http://www.chickashanews.com/local/local_story_302093409.html

Published: October 29, 2009 08:34 am

The Express-Star

Ronson Bush’s mother Tina Black took the stand on Wednesday to ask the court to spare her son’s life.

On day two of his trial, Bush admitted killing his friend Billy Harrington but still refuses to say he meant to do it. Because of his refusal, Grady County District Attorney Bret Burns is asking District Judge Richard Van Dyck to hand down a death sentence.

The jury was excused when Bush changed his plea to guilty, and now the decision whether Bush lives or dies in solely in the hands of Van Dyck, who will render his decisiion at 10 a.m. today.

“We had a life before alcohol and drugs, we had laughs and family time and we went to church,” Black said. “If a family has not experienced alcohol and drugs, they had better thank the Lord because they’re an ugly thing that make your child someone you don’t know.”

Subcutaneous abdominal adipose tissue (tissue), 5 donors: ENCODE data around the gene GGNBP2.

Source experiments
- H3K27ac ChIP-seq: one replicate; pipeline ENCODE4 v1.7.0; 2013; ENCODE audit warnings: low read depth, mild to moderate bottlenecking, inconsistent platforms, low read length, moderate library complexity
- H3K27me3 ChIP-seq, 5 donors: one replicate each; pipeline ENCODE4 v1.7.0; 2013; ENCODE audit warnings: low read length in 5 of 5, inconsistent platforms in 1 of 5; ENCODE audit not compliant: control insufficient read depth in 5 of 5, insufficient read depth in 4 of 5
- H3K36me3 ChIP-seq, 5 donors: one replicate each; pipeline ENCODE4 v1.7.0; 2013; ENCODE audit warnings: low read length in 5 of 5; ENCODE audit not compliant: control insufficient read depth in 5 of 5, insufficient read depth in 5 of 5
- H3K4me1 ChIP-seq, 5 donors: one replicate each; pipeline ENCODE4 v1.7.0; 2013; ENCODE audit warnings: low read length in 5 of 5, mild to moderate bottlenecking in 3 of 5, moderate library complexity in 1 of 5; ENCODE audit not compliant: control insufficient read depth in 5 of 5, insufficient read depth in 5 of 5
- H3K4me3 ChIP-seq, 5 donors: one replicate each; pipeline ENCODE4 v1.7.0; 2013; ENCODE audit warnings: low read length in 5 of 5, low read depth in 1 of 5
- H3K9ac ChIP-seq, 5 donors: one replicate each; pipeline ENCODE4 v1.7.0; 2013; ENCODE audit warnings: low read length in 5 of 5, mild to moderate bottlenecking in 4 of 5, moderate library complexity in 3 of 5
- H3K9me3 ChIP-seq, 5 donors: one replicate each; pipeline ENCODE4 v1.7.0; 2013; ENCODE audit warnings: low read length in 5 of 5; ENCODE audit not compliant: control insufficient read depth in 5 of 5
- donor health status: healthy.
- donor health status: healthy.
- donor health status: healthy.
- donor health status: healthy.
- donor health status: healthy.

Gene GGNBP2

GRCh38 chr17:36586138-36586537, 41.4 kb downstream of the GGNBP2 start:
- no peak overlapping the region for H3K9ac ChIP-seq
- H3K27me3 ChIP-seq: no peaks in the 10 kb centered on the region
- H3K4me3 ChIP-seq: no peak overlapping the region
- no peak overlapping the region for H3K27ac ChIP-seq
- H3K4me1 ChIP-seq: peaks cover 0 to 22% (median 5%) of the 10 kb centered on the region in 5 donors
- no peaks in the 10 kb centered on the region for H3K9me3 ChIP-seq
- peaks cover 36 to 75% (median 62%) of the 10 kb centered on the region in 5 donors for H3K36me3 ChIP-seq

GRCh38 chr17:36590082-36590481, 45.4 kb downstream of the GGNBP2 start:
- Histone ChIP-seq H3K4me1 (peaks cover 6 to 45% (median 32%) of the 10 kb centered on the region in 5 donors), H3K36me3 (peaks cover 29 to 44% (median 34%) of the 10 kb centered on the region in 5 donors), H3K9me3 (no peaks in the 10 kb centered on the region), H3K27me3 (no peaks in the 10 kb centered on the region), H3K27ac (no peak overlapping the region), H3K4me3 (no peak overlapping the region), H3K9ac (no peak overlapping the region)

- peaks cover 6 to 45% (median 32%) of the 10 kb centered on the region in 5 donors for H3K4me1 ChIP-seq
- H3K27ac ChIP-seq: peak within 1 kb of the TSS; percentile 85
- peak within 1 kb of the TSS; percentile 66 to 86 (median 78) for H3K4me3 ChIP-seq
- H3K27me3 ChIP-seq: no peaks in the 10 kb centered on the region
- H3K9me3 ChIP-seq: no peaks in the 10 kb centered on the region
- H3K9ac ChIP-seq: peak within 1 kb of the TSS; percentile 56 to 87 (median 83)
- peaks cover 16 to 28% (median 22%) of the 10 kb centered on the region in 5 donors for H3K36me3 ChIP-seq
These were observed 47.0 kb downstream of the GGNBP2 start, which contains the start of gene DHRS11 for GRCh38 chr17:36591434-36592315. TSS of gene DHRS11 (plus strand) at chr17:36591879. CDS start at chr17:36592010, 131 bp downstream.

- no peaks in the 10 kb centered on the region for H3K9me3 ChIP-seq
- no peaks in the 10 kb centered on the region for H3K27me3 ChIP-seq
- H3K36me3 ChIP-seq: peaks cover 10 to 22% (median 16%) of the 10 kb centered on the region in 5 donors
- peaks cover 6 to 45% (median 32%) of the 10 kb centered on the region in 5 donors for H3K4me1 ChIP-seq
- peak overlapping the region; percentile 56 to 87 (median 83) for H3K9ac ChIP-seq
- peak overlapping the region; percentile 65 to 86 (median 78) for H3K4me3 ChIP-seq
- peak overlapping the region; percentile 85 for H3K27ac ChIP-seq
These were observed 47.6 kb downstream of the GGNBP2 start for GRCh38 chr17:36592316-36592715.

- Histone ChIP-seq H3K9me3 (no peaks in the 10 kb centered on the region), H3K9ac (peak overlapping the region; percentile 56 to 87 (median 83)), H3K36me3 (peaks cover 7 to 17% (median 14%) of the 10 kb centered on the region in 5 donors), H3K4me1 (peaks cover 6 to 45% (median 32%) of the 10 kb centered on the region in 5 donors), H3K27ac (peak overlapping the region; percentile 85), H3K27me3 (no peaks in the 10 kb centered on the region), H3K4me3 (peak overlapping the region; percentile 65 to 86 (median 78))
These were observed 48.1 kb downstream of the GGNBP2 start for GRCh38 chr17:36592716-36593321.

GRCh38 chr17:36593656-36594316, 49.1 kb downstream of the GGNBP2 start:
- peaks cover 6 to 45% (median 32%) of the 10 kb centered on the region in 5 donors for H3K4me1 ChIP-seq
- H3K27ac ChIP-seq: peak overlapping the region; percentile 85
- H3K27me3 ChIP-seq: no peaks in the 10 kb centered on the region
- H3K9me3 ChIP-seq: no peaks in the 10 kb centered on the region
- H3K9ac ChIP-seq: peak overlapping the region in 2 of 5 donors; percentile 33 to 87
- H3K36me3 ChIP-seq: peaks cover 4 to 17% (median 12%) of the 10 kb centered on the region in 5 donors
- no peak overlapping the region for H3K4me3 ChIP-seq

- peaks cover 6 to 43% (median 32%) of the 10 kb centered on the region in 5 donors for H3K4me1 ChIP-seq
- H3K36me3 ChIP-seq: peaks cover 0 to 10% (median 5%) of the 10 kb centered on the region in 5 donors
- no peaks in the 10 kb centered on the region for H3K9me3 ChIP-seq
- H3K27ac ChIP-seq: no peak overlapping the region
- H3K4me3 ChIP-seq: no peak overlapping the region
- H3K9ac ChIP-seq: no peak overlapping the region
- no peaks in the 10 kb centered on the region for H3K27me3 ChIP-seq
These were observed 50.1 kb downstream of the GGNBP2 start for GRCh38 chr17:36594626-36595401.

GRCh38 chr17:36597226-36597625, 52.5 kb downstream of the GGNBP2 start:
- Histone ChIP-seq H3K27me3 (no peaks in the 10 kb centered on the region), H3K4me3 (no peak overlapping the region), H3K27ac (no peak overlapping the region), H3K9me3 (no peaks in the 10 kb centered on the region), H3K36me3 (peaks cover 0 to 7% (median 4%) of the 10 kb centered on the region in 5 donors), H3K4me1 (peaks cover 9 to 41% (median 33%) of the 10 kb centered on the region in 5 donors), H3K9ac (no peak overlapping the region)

In her plea to save her son’s life. Black said she is not angry with Ronson for herself, but she is angry for her grandson Brennan, Ronson’s son.

“Brennan loved going out in the truck with his dad,” Black said. “He asked me, ‘If my dad got life, do you think they’d let him go out in the truck one more time?’”

Black said she thinks a person can love their children even if they do not like their actions.

“There was something that fired up that anger, that wasn’t normal,” Black said.

The next witness to testify was Gail Poyner, Ph. D., a licensed psychologist who deals primarily in forensic psychology.

Poyner performed a psychological evaluation of Bush and researched the effects of the medications Bush was taking.

Poyner said members of Bush’s family described him as “flipped out,” “crazy” and “paranoid,” and that Bush experiences anxiety, sleeplessness, depression, severe drug and alcohol problems and says his brain feels “itchy.”